Her humanitarian work gradually attracted people of God and some volunteers started becoming part of her team. These included the famous dermatologist, Dr. Zarina Fazelbhoy, who till 1997, remained associated with Dr. Ruth¬ís programme and centre. Due to her serious illness, she was unable to continue and retired in February 1999. The small seed planted by Dr Ruth in form of a clinic became a shady tree, an eight story hospital. The programme was expanded to other parts of Pakistan as well.
Dr. Pfau would tirelessly travel to far-flung areas of Pakistan for the cause of humanity; managing donations from Germany and Pakistan and expanding the programme at a national level. In 1968, Dr. Pfau persuaded the Government of Pakistan to undertake a National Leprosy Control Programme in partnership with MALC (Marie Adelaide Leprosy Centre) and began setting up leprosy-control centres across the country.
Gen Zia appointed her as the President¬ís advisor on leprosy control, an appointment which she held till 2000. In 1988, in recognition of her services, she was awarded Pakistani citizenship. According to Dr. Pfau, her suggestions were taken seriously and the government of Pakistan cooperated with her. In recognition of her work for humanity she was awarded with a number of national and international awards including; the Order of Merit (1969, Germany, Sitara i Quaid i Azam (1969), Hilal-e-Imtiaz, Hilal-i-Pakistan, Ramon Magsaysay Award (2002), the Jinnah Award (2002) and the Doctor of Science (DSc), honoris causa, Aga Khan University, Karachi (2004).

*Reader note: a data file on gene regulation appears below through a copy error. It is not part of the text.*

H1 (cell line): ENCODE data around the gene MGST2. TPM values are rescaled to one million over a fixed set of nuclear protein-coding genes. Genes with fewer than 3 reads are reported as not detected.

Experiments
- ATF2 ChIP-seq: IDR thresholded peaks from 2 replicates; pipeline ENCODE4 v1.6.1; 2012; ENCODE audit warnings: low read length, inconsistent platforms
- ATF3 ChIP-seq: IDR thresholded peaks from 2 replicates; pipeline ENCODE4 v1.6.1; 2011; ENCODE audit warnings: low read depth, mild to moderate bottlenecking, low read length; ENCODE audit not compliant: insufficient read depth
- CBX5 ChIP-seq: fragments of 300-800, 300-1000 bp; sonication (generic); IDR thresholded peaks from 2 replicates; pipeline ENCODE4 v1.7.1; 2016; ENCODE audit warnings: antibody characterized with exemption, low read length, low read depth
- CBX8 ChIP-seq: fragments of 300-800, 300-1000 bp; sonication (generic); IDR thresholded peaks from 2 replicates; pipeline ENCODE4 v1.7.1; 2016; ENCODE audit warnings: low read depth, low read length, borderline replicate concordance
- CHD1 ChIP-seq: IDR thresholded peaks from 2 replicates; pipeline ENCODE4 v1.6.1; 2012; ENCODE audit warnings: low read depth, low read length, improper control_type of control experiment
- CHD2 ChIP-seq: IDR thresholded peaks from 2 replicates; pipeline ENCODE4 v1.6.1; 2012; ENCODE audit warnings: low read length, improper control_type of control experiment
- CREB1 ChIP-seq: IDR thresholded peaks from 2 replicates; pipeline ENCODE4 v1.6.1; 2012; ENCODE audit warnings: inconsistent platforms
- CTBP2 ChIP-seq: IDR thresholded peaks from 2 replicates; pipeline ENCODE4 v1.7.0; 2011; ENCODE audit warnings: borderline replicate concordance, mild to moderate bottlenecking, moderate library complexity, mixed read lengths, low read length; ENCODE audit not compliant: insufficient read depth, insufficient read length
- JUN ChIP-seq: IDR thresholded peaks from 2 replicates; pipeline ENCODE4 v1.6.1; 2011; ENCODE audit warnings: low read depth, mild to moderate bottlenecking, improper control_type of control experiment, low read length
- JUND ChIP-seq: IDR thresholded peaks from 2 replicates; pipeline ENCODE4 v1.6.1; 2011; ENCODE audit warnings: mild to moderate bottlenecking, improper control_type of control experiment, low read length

By 1989, Dr. Ruth expanded her work to Afghanistan, targeting leprosy patients. Her efforts made it possible for Pakistan to be declared leprosy free in 1996.She immensely contributed to the alleviation of hardships of earthquake and flood affected people of Pakistan and Sindh during 2005 and 2010.
Always identifying herself as a Pakistani, she would proudly wear shalwar kameez ( Pakistani dress ) and live a very simple life. She always maintained that if she were to be born again, she would want to be born in Pakistan.
Salute to Dr. Ruth Pfau, the great Human and legend Tribute from the Pakistani Nation.
Ruth Pfau was laid to rest after a state funeral. Her casket was carried by Pakistani Army Personnel to St. Patrick Church in Karachi for the last rites. The coffin was draped in the Pakistani flag and covered with Rose petals. 19 gun salutes were given by the Pakistan Army. All armed services chiefs and chief minister of sindh province were present on this occasion. She was a German Doctor and very young when she came to Pakistan. She spent her last fifty years here and devoted herself to a leprosy-free Pakistan and she was the main reason when in 1996 Pakistan was declared the first leprosy free country in South Asia by the United Nations and other international organizations. She was honoured with the highest Pakistani Civil Awards Hilal e Pakistan and Hilal e Imtiaz.